Presence of third molars in orthodontic patients from northern Greece
Georgia Barka,1 Georgios Tretiakov,1 Theodosios Theodosiou,2 Ioulia Ioannidou-Marathiotou3
1School of Dentistry, 2Biostatistics, Department of Informatics, School of Natural Sciences, 3Department of Orthodontics, School of Dentistry, Aristotle University of Thessaloniki, Thessaloniki, Greece
Objective: The purpose of the present study was to investigate the frequency of presence of third molar teeth and their distribution in each jaw and each side, according to sex, in a group of orthodontic patients with permanent dentition from northern Greece.
Methods: The sample included panoramic radiographs from 220 patients with permanent dentition (mean age 13.62 ± 1.81). The Χ2 test was used to assess the relationships between the variables, and the Fisher's exact test was used in cases where the expected frequencies in each cell were <5.
Results: The frequency of third molar presence was 79.1%, and 20.9% was the frequency of third molar agenesis. Intersexual differences in the number of third molars was not statistically significant. There was a correlation between the distribution of third molars on the right and the left side (Fisher's exact test = 100.788; P = 0). The two sides showed the same tendency toward the presence or absence of third molars. A correlation was also found between the distribution of maxillary and mandibular third molars (Fisher's exact test = 24.372; P = 0). In each jaw, the presence or absence of third molars was highly related to the number of third molars found in the other jaw.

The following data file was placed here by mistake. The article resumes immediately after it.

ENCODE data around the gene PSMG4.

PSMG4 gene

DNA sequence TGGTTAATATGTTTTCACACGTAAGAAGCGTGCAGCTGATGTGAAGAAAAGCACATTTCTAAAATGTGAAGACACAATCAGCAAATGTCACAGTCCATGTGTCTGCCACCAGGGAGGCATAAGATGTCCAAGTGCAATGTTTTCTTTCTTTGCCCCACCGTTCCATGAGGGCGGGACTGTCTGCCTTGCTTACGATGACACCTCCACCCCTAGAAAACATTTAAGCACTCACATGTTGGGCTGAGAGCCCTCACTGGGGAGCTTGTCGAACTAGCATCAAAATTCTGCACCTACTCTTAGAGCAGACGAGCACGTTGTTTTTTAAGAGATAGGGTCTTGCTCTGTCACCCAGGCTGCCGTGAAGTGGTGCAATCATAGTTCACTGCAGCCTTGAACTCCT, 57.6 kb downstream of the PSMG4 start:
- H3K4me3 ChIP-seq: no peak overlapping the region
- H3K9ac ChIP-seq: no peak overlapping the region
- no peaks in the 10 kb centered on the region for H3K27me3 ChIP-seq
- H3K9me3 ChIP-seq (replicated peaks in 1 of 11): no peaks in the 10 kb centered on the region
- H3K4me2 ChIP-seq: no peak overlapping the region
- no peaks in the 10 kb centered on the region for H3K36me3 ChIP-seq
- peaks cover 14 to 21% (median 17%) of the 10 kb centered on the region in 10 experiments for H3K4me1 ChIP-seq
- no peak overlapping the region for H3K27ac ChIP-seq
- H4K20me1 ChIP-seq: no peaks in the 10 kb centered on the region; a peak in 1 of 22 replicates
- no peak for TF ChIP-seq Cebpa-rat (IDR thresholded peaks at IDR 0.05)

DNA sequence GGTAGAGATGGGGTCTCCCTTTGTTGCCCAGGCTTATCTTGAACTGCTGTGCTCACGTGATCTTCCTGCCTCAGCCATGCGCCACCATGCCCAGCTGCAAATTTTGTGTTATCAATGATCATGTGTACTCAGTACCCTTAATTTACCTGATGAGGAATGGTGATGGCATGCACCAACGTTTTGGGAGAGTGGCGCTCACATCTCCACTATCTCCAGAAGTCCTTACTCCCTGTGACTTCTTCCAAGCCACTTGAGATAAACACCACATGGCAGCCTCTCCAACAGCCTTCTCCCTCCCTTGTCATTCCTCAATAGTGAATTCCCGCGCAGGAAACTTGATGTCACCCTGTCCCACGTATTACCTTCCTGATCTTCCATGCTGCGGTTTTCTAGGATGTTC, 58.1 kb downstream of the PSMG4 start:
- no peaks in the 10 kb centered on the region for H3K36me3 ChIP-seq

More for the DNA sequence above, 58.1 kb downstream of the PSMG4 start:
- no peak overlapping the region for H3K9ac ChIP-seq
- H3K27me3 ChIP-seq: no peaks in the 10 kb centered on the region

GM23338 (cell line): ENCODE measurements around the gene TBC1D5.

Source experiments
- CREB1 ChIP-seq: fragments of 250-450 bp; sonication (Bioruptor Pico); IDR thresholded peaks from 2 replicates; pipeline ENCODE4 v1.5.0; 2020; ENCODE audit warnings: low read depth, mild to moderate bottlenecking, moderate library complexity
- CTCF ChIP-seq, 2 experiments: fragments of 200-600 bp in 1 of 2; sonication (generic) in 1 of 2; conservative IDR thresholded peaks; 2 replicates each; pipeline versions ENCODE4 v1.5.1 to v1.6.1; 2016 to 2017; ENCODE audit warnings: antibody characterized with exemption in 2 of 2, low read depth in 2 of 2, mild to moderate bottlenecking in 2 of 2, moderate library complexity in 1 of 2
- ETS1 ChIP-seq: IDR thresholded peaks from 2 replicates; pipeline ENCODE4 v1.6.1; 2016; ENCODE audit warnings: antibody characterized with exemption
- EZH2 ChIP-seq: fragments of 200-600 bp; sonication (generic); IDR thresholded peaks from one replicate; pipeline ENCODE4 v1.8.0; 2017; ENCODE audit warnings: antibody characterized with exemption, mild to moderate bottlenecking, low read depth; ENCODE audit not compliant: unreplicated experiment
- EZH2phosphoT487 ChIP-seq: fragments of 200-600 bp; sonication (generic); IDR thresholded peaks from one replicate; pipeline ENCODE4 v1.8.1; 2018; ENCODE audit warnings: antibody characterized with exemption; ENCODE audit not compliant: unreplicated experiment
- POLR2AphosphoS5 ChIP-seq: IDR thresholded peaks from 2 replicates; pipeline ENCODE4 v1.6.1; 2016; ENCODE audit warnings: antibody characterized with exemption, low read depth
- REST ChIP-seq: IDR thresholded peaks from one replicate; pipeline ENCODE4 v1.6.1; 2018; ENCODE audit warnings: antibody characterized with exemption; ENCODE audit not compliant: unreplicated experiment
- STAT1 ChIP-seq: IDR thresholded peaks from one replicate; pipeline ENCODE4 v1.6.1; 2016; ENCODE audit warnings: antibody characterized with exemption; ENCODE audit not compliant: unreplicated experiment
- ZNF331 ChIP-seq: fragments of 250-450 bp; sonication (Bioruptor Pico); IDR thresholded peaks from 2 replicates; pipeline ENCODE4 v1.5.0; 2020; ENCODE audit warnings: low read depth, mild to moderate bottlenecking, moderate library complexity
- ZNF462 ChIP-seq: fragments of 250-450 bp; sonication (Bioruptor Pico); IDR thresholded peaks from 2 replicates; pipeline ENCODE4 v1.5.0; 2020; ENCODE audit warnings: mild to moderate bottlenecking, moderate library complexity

Conclusion: The present results showed that in this orthodontic group of northern Greek patients, presence accounted for 79.1% and agenesis for 20.9%. No significant difference was found between the frequencies of third molar presence on the left and right sides in either the maxilla or mandible.
Keywords: third molars, presence, orthodontic population, Greeks
This work is published and licensed by Dove Medical Press Limited. The full terms of this license are available at https://www.dovepress.com/terms.php and incorporate the Creative Commons Attribution - Non Commercial (unported, v3.0) License. By accessing the work you hereby accept the Terms. Non-commercial uses of the work are permitted without any further permission from Dove Medical Press Limited, provided the work is properly attributed. For permission for commercial use of this work, please see paragraphs 4.2 and 5 of our Terms.Download Article [PDF]